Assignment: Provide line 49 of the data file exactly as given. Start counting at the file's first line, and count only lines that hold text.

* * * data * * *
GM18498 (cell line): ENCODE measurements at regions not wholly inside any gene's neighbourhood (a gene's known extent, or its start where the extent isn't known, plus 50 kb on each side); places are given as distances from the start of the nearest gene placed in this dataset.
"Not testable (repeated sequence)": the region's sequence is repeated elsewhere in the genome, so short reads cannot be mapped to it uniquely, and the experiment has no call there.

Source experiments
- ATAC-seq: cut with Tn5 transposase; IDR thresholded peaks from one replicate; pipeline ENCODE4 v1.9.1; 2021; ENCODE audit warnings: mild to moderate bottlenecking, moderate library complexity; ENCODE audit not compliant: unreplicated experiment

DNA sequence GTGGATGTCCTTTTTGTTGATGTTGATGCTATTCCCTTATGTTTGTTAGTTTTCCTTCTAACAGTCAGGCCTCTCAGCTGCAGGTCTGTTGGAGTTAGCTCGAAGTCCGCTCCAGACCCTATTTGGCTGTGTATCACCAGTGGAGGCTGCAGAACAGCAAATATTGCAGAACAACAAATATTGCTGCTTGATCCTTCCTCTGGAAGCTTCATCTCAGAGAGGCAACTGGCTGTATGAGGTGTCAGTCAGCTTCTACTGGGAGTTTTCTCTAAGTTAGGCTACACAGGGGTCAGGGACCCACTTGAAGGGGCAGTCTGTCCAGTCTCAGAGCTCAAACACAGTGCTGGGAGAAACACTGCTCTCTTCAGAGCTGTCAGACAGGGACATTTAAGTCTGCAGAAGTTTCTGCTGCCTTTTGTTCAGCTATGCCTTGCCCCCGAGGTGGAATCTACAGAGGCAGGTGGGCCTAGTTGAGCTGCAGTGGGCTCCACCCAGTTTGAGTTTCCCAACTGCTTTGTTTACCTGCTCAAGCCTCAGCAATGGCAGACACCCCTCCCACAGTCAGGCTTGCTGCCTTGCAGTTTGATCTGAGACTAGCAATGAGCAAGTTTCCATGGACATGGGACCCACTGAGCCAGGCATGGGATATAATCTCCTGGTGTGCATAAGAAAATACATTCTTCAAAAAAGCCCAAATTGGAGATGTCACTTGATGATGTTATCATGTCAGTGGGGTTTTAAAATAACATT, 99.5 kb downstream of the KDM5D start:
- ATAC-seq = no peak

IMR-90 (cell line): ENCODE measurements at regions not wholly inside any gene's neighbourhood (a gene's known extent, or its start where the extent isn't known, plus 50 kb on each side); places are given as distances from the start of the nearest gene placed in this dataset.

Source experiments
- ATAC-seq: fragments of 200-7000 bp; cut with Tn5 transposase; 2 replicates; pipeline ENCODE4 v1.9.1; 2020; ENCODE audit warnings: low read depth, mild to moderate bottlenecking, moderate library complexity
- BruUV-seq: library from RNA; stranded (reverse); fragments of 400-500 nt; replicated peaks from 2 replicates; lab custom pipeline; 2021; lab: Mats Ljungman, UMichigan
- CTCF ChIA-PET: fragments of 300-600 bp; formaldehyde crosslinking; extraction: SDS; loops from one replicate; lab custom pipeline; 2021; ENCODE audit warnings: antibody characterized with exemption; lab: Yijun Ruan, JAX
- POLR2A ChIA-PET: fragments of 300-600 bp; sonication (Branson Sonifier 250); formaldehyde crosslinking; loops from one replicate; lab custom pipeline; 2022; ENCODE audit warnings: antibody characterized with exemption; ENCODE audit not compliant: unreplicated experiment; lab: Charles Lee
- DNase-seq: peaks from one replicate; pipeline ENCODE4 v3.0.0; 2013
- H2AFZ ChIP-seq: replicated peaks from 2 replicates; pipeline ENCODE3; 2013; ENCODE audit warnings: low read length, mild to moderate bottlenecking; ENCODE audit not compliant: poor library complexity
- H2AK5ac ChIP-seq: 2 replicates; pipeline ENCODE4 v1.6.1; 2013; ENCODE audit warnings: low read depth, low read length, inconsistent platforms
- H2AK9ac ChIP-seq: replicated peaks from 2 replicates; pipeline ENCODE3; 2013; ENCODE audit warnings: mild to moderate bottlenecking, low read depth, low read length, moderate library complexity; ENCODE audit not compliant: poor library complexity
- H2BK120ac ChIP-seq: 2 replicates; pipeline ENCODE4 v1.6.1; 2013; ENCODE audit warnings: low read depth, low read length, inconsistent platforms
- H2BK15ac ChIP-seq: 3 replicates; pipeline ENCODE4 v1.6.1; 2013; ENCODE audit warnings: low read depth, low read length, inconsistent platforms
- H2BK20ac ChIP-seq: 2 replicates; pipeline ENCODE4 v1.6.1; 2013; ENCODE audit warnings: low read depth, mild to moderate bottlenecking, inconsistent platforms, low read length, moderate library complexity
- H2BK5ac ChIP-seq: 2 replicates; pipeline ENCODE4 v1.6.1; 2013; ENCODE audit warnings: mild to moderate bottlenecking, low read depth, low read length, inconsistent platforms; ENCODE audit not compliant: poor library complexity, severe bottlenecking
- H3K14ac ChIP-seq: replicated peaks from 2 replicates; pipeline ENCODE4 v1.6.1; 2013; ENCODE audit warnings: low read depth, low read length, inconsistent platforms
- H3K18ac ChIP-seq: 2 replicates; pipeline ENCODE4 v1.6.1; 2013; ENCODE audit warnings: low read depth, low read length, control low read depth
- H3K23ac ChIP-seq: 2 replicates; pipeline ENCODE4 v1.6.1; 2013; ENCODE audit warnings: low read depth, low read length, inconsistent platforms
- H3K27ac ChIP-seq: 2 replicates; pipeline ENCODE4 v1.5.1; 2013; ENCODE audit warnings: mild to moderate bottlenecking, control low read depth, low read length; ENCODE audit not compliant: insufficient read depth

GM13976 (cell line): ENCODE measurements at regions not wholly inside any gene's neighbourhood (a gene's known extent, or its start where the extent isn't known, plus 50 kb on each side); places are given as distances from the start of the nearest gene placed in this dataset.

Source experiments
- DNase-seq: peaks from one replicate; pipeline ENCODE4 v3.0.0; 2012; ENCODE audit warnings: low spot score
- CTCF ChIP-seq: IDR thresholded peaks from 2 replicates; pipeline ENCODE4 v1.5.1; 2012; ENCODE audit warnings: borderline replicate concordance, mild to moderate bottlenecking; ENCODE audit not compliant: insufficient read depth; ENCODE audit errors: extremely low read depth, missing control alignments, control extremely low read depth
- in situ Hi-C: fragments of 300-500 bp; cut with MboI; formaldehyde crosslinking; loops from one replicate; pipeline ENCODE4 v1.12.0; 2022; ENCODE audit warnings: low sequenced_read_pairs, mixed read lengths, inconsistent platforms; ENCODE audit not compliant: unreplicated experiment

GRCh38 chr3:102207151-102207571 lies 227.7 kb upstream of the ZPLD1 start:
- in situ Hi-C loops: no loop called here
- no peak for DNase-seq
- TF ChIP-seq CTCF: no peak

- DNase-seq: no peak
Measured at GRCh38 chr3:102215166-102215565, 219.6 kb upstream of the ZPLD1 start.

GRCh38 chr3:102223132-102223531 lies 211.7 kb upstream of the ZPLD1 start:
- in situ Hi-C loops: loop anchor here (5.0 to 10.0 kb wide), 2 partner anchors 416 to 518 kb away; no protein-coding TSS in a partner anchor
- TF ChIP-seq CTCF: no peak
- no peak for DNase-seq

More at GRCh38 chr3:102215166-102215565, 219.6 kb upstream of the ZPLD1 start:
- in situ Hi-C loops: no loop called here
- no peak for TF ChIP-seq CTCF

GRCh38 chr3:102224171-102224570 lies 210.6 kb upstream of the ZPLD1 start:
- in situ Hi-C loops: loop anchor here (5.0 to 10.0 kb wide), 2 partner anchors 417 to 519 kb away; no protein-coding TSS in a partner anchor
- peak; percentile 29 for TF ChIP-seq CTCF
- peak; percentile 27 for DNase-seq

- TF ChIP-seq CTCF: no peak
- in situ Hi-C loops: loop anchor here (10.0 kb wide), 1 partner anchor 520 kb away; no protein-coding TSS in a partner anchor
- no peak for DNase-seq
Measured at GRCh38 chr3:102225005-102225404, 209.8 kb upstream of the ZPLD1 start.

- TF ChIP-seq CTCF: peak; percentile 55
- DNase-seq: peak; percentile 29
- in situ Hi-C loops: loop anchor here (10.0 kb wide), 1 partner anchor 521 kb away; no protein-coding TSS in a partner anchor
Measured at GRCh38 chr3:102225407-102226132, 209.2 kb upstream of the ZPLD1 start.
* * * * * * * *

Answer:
- no peak for DNase-seq